- The Washington Times - Friday, August 7, 2009

Senators are leaving town this weekend without a health care reform plan but with promises to work on their homework over the August recess.

Senate Finance Committee Chairman Max Baucus, Montana Democrat, said Thursday that the group of six on the committee trying to draft a bipartisan plan is scheduled to meet over videoconferencing during August.

One of the major issues the committee members plan to discuss is the impact of Medicaid expansion to the states. Members discussed the changes with a group of eight of the nation’s governors in one of their final meetings Thursday.

Under consideration is an expansion of Medicaid eligibility to 133 percent of the federal poverty rate, which would put new financial burdens on the federal and state governments. A family of four is considered to be in poverty if their annual income is less than $22,050, but under the proposal, a family of four making up to $29,400 would be eligible for Medicaid. The poverty rate is readjusted each year.

“We’re sensitive to their concerns, we want to do this right,” Mr. Baucus said. “How we handle Medicaid and how to handle federal payments to states on Medicaid especially for the new enrollees - those from 100 to 133 percent of poverty, we want to do the best we can.”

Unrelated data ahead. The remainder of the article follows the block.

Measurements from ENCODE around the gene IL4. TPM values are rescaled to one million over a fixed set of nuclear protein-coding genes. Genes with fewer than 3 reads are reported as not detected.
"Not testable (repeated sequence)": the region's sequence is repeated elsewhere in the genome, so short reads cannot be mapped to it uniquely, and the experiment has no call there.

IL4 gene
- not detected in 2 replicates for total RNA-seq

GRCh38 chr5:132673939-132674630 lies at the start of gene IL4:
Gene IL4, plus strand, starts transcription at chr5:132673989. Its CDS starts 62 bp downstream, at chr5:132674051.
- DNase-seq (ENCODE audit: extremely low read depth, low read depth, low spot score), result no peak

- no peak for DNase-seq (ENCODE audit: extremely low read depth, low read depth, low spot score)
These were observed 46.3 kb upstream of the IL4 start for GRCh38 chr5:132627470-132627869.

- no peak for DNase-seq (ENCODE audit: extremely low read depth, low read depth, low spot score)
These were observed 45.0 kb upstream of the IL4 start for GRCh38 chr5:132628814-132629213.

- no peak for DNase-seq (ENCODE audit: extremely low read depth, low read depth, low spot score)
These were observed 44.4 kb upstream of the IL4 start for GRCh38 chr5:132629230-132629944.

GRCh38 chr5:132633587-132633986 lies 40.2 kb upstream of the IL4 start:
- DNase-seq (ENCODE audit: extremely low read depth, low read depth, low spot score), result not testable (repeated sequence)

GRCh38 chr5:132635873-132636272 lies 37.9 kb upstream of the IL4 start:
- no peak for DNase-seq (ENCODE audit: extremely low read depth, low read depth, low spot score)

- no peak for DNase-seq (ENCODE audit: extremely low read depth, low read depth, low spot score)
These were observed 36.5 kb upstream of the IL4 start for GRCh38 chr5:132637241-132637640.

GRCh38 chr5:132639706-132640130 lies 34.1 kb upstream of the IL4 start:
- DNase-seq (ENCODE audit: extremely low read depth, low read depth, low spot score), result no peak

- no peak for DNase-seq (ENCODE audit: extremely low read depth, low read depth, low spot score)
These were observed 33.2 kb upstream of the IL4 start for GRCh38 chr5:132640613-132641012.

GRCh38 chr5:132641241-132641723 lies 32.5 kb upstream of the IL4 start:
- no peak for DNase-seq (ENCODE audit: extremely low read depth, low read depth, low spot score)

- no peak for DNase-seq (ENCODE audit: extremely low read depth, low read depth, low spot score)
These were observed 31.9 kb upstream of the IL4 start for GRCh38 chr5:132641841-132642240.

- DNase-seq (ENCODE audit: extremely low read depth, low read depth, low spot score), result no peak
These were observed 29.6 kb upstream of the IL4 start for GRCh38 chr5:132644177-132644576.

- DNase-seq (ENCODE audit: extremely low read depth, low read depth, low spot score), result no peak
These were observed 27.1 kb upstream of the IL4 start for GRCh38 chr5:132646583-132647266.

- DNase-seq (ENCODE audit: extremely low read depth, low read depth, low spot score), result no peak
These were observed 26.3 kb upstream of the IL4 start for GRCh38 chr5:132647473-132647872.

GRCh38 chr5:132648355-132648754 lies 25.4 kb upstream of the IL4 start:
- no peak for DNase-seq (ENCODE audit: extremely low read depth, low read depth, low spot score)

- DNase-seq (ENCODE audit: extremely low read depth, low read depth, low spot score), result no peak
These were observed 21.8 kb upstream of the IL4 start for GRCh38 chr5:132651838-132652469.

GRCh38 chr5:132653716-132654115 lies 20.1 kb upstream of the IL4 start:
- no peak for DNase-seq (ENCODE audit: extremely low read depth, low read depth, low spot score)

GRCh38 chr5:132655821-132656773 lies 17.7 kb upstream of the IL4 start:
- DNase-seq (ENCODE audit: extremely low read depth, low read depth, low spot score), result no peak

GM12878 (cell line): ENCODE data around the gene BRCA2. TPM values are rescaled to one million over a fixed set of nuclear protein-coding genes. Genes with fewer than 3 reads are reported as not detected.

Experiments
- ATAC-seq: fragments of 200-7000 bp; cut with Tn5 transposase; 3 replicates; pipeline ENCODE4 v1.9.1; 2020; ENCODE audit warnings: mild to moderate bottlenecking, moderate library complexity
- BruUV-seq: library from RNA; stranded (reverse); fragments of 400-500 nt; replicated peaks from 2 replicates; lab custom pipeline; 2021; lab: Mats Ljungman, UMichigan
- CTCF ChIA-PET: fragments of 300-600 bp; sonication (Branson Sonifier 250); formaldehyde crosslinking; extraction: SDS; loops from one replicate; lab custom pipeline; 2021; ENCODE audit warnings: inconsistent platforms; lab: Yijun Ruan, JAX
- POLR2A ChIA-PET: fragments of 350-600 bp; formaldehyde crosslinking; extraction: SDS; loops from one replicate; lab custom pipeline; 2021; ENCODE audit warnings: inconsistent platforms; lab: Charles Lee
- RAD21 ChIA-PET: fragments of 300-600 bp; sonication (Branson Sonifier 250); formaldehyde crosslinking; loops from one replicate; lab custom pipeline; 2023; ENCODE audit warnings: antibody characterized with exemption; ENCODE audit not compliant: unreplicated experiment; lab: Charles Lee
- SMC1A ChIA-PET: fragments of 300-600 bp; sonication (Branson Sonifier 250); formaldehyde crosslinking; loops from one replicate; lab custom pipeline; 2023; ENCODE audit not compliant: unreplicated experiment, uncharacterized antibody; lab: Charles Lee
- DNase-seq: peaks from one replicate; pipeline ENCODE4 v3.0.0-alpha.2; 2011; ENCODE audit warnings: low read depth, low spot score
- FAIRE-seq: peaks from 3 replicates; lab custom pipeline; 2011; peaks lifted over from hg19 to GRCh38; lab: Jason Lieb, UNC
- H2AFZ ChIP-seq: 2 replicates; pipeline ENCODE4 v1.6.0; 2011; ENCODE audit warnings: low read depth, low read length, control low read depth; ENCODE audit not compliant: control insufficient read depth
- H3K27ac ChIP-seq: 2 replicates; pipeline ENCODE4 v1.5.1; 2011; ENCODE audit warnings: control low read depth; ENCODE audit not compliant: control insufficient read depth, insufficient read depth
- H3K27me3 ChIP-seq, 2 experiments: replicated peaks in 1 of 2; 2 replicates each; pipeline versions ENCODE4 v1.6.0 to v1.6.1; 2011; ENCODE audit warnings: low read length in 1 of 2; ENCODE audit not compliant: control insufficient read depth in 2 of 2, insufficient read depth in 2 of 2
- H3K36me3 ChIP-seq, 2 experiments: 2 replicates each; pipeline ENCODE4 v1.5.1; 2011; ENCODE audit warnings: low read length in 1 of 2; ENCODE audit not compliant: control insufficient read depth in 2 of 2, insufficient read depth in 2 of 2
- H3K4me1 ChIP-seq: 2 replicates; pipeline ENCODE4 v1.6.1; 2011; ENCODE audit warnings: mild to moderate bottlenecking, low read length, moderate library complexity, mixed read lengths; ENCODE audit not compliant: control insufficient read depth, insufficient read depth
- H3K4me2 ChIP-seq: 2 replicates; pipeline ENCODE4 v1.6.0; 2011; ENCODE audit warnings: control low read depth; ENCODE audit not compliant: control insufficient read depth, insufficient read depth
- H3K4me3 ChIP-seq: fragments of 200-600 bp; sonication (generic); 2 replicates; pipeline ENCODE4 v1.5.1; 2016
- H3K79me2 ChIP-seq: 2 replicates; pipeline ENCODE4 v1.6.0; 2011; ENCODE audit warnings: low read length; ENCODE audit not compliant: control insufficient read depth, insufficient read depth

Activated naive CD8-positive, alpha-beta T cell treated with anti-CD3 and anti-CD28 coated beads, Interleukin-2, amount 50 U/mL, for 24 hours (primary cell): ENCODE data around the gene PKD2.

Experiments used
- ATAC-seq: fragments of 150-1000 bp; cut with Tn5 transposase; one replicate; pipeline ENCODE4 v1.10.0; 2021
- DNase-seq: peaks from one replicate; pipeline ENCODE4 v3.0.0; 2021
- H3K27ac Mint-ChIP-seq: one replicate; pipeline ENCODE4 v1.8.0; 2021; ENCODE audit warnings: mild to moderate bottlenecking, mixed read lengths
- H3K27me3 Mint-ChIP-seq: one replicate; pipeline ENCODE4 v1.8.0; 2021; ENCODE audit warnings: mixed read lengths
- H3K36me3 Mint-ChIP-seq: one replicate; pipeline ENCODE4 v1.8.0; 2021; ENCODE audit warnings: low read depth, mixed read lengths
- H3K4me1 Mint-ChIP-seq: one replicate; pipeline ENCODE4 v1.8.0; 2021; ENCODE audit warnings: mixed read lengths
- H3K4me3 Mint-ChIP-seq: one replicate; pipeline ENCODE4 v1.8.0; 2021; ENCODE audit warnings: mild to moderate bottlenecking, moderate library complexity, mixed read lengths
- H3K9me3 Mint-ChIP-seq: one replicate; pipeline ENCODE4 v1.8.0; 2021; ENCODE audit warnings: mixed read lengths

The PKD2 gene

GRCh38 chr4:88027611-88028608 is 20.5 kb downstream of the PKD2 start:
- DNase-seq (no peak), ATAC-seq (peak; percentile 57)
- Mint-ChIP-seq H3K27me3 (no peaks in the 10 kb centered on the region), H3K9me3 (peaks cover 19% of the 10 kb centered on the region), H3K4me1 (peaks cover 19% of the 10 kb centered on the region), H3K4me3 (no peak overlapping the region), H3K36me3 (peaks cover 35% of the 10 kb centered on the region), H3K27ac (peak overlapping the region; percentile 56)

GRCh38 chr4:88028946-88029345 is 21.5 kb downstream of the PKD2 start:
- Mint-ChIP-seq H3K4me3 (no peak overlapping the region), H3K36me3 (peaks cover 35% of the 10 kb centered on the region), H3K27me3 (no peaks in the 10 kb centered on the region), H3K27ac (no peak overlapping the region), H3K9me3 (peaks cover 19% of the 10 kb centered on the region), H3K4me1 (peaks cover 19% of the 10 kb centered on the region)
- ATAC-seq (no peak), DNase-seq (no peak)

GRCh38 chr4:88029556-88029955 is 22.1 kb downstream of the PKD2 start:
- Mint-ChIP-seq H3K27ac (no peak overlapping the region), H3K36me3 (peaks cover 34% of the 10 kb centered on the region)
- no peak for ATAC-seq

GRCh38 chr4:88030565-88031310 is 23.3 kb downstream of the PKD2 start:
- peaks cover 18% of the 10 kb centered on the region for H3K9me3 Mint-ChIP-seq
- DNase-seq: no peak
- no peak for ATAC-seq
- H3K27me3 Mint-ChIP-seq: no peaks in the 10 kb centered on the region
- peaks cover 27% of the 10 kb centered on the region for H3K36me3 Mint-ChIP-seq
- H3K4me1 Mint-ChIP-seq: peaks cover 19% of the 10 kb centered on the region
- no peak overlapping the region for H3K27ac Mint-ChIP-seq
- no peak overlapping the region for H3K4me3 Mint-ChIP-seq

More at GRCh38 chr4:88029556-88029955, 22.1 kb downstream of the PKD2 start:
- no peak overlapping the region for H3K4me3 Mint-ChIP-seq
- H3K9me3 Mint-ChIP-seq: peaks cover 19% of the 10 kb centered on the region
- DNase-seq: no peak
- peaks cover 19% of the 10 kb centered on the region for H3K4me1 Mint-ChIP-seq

Mr. Baucus declined to name the governors with whom he spoke.

The group of six also met with President Obama at the White House on Thursday for a status update, Mr. Baucus said.

Mr. Obama encouraged the group to continue negotiations over the August recess and issued no policy directives, said Sen. Olympia J. Snowe, Maine Republican, who attended the meeting.

“There are number of issues and obstacles and many challenges,” she said. “He appreciated, I think, the attempt at crafting a bipartisan package.”

Later, White House adviser David Axelrod met with Democrats on the Hill to discuss how to communicate with the public at August town-hall meetings. House members already have faced partisan hecklers at their town halls.

Early in the day Mr. Baucus said the group had locked down the financing portion of the bill, which was one of the more contentious portions of the legislation. But late in the day, he backed off that statement, saying the group feels good about where they are but “we’re going to have to come back and look at everything.”

The group is working on a plan that likely will include the creation of an insurance cooperative instead of a public insurance program, and could impose taxes on insurance companies that offer the most elite plans. The bill is expected to come in at $900 billion over 10 years and reduce the federal deficit in the last year.

Other members of the Senate finance group are Sens. Jeff Bingaman, New Mexico Democrat; Kent Conrad, North Dakota Democrat; Charles E. Grassley, Iowa Republican, and Michael B. Enzi, Wyoming Republican.

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